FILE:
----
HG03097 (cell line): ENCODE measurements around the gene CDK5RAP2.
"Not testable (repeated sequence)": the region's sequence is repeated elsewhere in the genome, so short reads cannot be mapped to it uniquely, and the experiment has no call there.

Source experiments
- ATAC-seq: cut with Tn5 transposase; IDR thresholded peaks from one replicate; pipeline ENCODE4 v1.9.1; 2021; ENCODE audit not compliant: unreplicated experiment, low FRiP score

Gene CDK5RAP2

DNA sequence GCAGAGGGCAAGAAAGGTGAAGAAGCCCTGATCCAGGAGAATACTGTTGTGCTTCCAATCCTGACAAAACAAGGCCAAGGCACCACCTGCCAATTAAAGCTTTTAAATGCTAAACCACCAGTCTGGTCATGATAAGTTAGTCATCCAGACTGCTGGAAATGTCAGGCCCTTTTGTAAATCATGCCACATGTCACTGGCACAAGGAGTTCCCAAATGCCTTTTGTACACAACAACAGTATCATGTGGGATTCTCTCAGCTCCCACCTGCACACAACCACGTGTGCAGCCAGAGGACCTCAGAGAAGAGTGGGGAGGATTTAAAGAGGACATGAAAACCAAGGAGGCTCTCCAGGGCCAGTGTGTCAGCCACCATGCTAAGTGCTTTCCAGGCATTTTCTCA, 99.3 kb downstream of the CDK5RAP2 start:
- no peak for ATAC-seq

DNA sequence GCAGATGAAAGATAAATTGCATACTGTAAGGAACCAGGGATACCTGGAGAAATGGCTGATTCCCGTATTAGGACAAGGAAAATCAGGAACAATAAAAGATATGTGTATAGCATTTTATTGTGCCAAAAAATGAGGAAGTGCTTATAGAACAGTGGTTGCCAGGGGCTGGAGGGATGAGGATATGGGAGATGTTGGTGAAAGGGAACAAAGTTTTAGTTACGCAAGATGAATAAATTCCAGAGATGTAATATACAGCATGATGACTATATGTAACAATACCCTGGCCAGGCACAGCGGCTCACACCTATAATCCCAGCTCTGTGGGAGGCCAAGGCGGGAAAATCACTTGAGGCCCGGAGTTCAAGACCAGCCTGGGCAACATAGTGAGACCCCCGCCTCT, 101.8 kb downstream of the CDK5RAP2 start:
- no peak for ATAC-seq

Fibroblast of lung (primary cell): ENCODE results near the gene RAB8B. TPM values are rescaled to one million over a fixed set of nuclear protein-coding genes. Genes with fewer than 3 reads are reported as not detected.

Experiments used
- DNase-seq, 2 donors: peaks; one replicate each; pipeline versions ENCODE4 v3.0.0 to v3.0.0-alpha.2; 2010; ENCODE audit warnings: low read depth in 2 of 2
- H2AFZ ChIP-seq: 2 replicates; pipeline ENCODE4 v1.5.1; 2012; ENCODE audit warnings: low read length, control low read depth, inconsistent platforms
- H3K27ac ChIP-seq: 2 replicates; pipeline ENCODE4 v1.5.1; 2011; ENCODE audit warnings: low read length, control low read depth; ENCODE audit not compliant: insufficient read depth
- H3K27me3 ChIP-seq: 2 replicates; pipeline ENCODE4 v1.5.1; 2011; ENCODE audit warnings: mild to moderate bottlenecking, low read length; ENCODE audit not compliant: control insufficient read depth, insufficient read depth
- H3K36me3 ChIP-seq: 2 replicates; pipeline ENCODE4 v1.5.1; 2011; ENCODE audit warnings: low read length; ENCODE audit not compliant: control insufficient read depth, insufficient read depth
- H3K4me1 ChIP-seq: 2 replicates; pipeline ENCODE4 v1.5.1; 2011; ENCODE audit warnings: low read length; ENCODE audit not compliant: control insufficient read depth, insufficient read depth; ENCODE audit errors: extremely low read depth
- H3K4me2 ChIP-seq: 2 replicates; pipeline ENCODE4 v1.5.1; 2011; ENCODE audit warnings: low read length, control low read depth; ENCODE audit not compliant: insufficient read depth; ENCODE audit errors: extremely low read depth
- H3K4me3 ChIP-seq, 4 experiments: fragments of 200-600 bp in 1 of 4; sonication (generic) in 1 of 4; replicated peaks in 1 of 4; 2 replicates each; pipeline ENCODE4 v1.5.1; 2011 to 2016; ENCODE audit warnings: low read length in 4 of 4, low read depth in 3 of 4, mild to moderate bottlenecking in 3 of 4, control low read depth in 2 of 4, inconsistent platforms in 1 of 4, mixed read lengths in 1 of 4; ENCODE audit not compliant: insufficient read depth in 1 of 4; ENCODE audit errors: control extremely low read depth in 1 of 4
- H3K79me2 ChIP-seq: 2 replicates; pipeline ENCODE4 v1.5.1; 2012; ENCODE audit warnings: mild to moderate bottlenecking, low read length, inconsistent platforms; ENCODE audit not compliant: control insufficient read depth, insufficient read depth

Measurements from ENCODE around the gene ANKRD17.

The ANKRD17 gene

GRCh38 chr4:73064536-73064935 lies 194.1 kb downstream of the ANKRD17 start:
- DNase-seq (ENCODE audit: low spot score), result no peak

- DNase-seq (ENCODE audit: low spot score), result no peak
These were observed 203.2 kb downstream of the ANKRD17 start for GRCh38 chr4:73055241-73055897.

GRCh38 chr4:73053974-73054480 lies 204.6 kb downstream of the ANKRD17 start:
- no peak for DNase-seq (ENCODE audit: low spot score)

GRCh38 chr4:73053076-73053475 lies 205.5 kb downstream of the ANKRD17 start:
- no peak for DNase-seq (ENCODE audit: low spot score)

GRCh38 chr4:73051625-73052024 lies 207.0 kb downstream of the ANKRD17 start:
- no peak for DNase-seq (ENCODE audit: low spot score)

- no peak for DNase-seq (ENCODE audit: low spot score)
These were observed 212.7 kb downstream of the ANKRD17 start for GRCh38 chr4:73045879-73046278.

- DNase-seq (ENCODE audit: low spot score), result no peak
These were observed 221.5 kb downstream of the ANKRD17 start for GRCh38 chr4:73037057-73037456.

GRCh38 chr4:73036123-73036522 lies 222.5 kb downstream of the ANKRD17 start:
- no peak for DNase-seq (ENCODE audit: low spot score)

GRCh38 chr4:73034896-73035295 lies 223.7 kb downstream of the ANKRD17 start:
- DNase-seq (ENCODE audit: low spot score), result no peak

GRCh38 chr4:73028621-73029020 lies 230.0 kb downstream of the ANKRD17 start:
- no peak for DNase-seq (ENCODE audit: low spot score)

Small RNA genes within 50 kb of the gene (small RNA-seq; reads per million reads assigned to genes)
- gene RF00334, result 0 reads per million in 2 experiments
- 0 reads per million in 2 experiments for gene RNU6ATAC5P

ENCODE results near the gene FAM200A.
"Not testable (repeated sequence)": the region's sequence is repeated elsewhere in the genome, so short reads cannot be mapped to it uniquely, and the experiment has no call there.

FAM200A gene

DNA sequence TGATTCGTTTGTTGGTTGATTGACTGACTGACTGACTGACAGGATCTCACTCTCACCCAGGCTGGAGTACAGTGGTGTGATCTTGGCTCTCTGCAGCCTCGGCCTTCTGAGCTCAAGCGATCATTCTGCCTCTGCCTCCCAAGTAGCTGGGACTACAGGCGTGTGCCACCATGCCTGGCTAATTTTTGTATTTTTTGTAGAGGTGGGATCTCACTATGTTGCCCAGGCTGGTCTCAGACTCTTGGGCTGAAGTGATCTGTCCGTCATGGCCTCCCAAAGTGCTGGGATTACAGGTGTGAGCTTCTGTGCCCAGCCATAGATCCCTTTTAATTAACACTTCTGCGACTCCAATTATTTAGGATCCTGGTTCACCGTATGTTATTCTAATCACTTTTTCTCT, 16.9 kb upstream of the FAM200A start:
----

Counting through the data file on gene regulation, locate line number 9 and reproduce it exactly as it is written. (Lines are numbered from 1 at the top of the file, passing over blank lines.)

- no peak for ATAC-seq